An auction is a process of buying goods or services to the highest bidder. Google sells positions on its results pages, but it takes relevancy into account too. People would provide a poor user experience if the search results and the adverts if the search results were not what they wanted.
Google looks at your ad click-through rate (CTR), ad relevance, and your landing page relevance. Ad rank is your quality score multiplied by your Maximum CPC bid. So, in theory, you could have a terrible quality score but bid a huge amount and still show up in position 1. Fortunately, Google now has a minimum ad rank threshold to prevent irrelevant ads from showing up.
You can improve your quality score by making your ads as relevant as possible. To do this, you can begin by checking your search term reports and adding any irrelevant terms as negative keywords.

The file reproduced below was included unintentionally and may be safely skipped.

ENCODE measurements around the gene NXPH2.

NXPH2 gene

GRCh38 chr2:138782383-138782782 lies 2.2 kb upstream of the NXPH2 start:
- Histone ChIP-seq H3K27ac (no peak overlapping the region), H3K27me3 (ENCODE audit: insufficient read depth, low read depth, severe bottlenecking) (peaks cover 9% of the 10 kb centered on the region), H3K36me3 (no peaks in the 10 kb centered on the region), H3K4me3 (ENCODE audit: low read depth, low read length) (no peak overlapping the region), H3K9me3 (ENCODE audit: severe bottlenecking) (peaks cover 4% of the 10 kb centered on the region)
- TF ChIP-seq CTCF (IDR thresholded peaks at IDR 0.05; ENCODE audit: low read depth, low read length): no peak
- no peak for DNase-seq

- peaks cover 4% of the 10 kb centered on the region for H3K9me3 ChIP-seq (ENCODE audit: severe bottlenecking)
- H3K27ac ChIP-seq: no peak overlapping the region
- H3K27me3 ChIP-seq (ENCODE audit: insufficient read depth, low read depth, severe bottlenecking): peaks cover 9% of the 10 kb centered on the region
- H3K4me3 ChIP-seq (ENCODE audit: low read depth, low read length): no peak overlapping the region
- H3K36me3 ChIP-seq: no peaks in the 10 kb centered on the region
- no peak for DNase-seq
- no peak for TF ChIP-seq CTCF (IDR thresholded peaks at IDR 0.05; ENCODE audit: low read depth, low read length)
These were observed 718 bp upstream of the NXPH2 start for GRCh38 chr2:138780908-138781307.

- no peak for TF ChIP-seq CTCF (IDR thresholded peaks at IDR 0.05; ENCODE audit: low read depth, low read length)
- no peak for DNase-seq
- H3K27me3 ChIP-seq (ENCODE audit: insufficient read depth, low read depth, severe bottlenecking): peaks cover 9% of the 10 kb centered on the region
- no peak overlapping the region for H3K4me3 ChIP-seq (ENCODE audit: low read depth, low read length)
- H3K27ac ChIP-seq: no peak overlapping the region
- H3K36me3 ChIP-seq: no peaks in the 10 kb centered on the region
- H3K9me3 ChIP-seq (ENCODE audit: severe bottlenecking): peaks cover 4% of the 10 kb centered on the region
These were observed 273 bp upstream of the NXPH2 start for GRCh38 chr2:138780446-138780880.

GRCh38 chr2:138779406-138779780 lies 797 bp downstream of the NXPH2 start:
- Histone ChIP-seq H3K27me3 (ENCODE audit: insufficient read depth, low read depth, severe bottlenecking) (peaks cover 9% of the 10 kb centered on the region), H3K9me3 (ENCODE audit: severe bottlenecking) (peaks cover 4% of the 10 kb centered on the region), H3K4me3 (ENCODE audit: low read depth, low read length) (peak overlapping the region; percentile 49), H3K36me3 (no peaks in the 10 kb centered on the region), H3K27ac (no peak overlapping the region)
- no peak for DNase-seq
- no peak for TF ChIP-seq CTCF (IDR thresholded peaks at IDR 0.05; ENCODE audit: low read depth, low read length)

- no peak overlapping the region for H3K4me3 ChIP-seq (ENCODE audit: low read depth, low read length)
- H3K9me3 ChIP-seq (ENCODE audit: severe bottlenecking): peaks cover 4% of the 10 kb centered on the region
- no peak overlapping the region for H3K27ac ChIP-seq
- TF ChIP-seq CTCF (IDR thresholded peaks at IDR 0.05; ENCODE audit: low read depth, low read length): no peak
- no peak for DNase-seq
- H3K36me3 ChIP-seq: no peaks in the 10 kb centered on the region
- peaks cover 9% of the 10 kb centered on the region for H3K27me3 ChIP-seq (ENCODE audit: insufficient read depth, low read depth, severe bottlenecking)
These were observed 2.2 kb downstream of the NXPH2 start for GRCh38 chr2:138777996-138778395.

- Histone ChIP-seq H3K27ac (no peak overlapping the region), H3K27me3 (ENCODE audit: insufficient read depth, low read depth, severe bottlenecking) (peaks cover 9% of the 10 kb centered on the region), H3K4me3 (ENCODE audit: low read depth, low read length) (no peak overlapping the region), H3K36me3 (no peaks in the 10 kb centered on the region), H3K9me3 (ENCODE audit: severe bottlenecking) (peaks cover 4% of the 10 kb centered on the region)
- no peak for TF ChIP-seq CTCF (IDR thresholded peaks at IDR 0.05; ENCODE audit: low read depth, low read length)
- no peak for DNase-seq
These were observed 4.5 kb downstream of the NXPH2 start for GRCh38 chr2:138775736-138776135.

Keep your ads as relevant as possible; even consider using single-keyword ad groups. You can then use the keyword in the ad headline and description and on the landing page to keep everything as relevant and specific as possible. Remember that even if you have single-keyword ad groups with exact match keywords, you still need to review search terms and add negative keywords as your ads still can show for irrelevant search terms.
Always look to use long-tail keywords. For example, there might be longer search terms with online personal training, such as “online personal training with zoom” – create specific ad groups and ads for these terms.
To keep your Google Ads campaigns running as efficiently as possible, you should look to test and refine each element of your campaigns continually. For example, segment geographically, add in audiences and run reports to see which areas and audiences are the most efficient. You can then adjust bids accordingly.
Always make data-driven decisions by using Google Ads experiments, and be sure to keep on top of your search terms reports, as even with exact match keywords, lots of irrelevant search terms tend to creep in and deliver unwanted clicks.